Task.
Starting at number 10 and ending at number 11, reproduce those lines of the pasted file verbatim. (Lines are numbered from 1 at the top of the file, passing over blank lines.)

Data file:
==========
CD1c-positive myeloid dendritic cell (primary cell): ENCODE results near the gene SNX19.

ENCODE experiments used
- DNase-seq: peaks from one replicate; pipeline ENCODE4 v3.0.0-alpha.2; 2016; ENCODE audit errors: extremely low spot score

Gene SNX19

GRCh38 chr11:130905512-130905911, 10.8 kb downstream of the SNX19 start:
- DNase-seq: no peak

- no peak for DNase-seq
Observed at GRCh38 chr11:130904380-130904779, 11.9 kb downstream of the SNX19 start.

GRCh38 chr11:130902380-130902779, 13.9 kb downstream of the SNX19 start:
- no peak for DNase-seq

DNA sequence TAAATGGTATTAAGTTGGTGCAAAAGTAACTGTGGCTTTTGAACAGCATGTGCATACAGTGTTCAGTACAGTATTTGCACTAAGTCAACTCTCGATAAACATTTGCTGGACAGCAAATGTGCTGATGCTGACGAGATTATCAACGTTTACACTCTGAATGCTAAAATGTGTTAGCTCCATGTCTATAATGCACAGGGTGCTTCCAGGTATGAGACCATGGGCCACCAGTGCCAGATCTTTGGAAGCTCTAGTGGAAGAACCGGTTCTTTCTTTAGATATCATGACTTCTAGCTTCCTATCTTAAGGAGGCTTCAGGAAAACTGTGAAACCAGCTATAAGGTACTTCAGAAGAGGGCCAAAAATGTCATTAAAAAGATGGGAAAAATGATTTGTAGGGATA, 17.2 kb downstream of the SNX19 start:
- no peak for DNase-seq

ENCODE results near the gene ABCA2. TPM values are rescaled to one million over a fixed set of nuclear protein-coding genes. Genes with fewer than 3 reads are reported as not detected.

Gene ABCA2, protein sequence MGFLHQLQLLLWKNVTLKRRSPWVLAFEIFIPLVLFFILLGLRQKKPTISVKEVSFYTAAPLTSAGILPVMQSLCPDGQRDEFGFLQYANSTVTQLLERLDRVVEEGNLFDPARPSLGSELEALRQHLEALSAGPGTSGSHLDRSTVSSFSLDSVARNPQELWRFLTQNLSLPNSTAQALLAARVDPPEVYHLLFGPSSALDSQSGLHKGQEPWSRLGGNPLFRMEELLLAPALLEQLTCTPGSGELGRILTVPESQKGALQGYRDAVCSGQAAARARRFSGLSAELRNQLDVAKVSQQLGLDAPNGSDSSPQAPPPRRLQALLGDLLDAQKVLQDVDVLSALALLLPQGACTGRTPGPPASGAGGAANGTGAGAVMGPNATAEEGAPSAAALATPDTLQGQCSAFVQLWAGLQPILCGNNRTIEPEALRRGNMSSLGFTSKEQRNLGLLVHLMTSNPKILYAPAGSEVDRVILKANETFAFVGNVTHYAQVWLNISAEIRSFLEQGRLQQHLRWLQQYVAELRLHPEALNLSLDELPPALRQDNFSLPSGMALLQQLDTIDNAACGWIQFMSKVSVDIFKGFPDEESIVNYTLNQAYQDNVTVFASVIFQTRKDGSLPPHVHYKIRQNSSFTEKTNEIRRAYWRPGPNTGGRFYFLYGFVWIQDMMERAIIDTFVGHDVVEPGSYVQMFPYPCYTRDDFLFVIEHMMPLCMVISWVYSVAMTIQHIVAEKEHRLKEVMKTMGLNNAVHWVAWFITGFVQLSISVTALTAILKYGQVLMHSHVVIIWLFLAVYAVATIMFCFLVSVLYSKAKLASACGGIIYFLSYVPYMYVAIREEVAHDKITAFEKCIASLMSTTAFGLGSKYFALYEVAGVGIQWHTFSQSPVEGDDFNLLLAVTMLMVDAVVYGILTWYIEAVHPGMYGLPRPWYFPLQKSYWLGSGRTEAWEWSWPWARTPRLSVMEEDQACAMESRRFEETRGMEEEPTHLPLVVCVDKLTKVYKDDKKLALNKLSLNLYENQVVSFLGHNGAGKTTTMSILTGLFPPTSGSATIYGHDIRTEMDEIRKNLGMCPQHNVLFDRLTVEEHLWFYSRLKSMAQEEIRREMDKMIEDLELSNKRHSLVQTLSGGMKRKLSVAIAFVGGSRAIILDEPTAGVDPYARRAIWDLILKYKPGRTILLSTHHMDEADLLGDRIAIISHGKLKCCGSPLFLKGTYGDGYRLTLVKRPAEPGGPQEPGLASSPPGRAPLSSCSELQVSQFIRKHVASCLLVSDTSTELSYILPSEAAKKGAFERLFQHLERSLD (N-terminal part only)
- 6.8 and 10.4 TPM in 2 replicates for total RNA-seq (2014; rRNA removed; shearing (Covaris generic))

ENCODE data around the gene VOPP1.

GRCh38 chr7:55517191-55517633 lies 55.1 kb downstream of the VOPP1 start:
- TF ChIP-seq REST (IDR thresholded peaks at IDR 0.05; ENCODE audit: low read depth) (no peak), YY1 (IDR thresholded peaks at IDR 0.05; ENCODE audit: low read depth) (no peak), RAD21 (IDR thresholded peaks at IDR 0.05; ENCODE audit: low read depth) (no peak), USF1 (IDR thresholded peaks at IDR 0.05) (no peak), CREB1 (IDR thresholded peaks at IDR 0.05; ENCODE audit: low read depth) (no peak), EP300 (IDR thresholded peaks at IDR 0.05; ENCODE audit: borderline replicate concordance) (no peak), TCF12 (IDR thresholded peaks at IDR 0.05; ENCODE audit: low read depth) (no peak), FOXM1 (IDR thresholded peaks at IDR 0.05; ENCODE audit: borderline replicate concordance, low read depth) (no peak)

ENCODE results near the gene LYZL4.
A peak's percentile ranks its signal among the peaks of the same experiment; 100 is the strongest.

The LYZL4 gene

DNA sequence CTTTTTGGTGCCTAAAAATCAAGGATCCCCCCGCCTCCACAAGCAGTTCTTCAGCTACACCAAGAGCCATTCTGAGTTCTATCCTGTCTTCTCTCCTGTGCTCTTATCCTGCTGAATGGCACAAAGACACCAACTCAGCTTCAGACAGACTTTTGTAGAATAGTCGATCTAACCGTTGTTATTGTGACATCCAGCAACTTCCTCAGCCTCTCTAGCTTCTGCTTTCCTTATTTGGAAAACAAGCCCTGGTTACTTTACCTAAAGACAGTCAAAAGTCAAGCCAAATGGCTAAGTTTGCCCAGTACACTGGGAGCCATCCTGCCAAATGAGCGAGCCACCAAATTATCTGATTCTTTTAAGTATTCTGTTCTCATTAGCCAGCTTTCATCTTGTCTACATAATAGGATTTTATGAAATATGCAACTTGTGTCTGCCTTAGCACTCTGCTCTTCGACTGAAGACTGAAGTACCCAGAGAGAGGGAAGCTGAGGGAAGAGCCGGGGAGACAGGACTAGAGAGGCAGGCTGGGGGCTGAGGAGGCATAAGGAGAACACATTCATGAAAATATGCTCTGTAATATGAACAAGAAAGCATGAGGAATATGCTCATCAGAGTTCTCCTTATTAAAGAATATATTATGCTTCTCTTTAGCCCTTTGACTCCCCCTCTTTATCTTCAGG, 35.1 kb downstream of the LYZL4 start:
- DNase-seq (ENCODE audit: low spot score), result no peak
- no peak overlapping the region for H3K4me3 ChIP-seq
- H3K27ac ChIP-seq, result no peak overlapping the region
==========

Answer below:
- no peak for DNase-seq

DNA sequence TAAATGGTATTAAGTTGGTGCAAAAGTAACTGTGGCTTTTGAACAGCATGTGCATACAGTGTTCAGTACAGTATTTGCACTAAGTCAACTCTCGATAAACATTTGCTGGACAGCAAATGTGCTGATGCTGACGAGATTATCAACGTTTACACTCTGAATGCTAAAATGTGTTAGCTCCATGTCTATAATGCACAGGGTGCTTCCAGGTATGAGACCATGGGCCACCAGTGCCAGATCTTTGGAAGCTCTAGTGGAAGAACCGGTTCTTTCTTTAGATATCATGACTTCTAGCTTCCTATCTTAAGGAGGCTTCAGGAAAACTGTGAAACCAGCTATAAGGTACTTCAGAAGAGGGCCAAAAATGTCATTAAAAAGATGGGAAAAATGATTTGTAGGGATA, 17.2 kb downstream of the SNX19 start: